A rare white deer, caught in a wild chase across a state, has been killed by what state officials say was a “domestic issue.”
The large white head with black ears and muzzle, nicknamed “Lady,” had wandered into Virginia in April. For several months, the animal was free and allowed to roam the town of Kennett Square, Pennsylvania, officials say. It became friendly with residents and generally appeared well-adjusted.
But Virginia Game Commission spokeswoman Janine Kava says that a “domestic issue” led to the deer being killed Thursday night.
Kava says he will be examined to determine the cause of death. The area will be fenced off to prevent the white deer from re-entering.
The animal shot, renamed “Ganvot” and interred in Kennett Square. Not the elusive white deer that led a chase through the town for 9 hours on Thursday night
Kava says the white deer is a male believed to be 8 to 10 years old. Its stature is “huge,” Kava said. “It would have gotten heavy traffic coming off of I-83,” on Thursday.
“Lady,” now known as “Ganvot,” the name many adopted the animal for, was rescued by Jim Payne. He said he has her now on a leash that leads to his tree stand.
“She is so sweet,” Payne said. “We brought her food scraps. We just let her roam around.”
And then over the last few months, the deer learned to hitchhike a ride on potholes on Interstate 83 and stolen vehicles, Payne said.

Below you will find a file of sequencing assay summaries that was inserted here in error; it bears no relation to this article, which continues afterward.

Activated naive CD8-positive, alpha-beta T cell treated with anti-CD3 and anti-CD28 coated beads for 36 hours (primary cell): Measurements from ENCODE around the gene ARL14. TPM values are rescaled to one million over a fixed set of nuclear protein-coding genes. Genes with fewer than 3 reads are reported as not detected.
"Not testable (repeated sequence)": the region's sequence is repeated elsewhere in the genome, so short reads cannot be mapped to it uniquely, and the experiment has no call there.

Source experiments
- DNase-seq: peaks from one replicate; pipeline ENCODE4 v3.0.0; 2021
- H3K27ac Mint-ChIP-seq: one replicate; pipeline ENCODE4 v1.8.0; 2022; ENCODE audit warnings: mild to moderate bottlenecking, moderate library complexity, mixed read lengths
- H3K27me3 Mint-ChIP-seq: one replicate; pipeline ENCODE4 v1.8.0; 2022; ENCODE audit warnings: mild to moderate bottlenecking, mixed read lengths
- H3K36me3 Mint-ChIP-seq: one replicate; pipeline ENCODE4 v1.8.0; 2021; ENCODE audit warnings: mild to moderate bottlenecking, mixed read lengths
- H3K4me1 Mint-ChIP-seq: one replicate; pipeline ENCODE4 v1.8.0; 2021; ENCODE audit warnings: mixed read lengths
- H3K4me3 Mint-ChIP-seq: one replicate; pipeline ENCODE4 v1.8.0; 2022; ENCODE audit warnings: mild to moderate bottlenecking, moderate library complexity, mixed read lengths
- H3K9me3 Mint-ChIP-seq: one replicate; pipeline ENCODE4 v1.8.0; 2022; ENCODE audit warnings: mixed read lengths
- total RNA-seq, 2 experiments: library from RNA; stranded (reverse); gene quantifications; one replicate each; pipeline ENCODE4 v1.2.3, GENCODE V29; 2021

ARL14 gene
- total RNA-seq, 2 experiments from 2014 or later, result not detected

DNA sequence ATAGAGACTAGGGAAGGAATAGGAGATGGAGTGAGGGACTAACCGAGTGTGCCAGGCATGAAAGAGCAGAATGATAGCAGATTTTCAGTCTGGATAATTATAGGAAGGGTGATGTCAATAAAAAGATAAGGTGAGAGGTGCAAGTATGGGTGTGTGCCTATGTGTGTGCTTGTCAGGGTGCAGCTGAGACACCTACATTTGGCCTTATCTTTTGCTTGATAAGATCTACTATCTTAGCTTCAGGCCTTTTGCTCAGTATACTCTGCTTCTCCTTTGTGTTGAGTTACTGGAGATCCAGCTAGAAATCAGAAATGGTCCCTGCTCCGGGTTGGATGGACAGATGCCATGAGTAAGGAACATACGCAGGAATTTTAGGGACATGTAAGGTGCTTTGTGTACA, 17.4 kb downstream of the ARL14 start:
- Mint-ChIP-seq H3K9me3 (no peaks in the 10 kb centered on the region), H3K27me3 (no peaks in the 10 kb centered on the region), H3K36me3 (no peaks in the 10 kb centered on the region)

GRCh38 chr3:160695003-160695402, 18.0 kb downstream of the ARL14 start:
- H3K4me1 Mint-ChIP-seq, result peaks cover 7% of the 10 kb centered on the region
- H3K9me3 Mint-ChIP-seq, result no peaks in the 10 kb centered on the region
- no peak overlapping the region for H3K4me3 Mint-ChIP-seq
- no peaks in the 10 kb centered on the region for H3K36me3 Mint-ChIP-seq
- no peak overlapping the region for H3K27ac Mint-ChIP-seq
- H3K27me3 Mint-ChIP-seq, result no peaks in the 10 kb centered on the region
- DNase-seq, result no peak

“The deer went inside the car on several occasions,” he said.
“Her ears were getting a little messed up,” Payne said. “She probably had a brain aneurysm.”
If that were the case, he added, it’s not uncommon for bald eagles to go into people’s cars. The animal would have flapped its wings frantically to try to wake up the driver. The driver would be much more startled when the eagles woke them up.
When Payne put out his challenge to find a way to catch the deer, he contacted the Game Commission, Payne said. The agency sent the remaining parts of a deer. Kava said they were in a deer trap.
Kennett Square did not send the animal to Virginia because the town was able to secure an agreement to keep the animal, she said.
Kava said the agency does not kill free-roaming deer without reason. Game Commission kills a variety of animals when there is an animal in danger of being killed by other animals, like when a deer trying to get to a nest, flees a truck or has its leg broken by other deer.
“She’s a pretty awesome one,” Kava said of Lady. “She had a good run.”
( The Associated Press contributed to this report.)